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  • Writer's picturemarktluszcz

Access: the achilles heel of Internet companies

Internet companies, no matter their size, are totally dependant on Internet access providers. They are vulnerable and it will come back to haunt them if they don't do something to change the current status quo. With all the talk about "net neutrality or not" this should become a point of strategic concern in the not so distant future: no business owner can be so utterly dependant on one single point of failure.

It stands to reason then that the status quo will change. We are already seeing very early signs with such initiatives as Google Fiber and their project Loon (described on their home page as: Balloon-powered Internet for Everyone) as well as other experiments being conducted by Facebook and others.

Some might say that these are very tiny initiatives designed to provide access to rural areas, but the truth is that we are seeing the laying of the foundations for the future. Product and services companies will need to control the access so as to protect their revenue stream.

So how might they do this?

1. The large US tech companies hold more than $250 billion in cash overseas. With this cash, buying a global telco is not out of the question. After all, Facebook recently paid $18 billion for messaging app WhatsApp. They could transform the acquired telco into a simple utility company by reducing all the product overhead and focus it on provide access and building infrastructure.

2. A variant on the previous idea but with a twist. Think of a joint venture between Facebook, Google and Microsoft. They buy a global telco, transform it into a simple utility company focussed on providing access and building infrastructure for the Internet world.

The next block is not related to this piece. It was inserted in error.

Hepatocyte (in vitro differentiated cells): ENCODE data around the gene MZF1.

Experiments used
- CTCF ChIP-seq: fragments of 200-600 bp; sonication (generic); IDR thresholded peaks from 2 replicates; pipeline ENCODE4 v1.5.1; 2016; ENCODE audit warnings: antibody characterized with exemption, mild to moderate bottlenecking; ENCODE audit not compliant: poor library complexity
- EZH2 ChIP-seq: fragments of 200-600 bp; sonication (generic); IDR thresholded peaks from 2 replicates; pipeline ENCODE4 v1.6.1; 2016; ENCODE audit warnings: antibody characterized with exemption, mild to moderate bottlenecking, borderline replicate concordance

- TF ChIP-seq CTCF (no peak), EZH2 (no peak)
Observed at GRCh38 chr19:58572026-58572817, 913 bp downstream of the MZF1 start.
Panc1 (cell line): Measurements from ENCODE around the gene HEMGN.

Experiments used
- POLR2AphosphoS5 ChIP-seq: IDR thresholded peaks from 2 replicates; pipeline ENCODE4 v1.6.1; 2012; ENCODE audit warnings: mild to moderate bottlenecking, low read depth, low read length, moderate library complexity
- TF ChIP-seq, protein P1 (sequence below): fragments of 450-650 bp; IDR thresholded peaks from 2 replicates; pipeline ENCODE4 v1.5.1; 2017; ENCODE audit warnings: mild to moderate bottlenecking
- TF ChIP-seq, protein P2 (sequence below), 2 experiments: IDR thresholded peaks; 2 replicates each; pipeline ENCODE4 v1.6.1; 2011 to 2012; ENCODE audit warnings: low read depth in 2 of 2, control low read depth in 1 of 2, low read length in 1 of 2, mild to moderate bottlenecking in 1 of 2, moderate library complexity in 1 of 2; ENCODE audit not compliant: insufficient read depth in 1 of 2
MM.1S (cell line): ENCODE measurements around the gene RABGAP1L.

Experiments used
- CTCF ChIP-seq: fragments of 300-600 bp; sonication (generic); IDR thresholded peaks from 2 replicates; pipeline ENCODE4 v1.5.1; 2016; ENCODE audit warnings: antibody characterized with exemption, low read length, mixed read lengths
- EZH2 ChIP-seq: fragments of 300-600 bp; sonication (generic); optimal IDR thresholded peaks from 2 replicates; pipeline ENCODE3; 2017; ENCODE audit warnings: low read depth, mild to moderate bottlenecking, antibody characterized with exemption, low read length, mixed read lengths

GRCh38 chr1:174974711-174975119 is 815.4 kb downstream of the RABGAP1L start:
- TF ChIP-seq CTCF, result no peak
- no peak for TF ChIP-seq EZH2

3. Encourage young innovative companies to bring new Internet access models to the market. The power of the Internet customer acquisition model provides opportunities to a multitude of young companies to develop and try new models. Some of the new models will utilise telco wholesale capacity, while others will further explore hardware related options.

Of course the current Internet access providers are not going to lay down and die. They will fight to counter these initiatives and even attempt flawed services offerings. In the end, it will not work and they will become what they fear most: simple utilities.

Only one thing is sure in this battleground: Internet access is the "mother" of all battles and consumers look forward to the day when access is a right and no longer the rip-off it is today.

* This post was first published on LinkedIn

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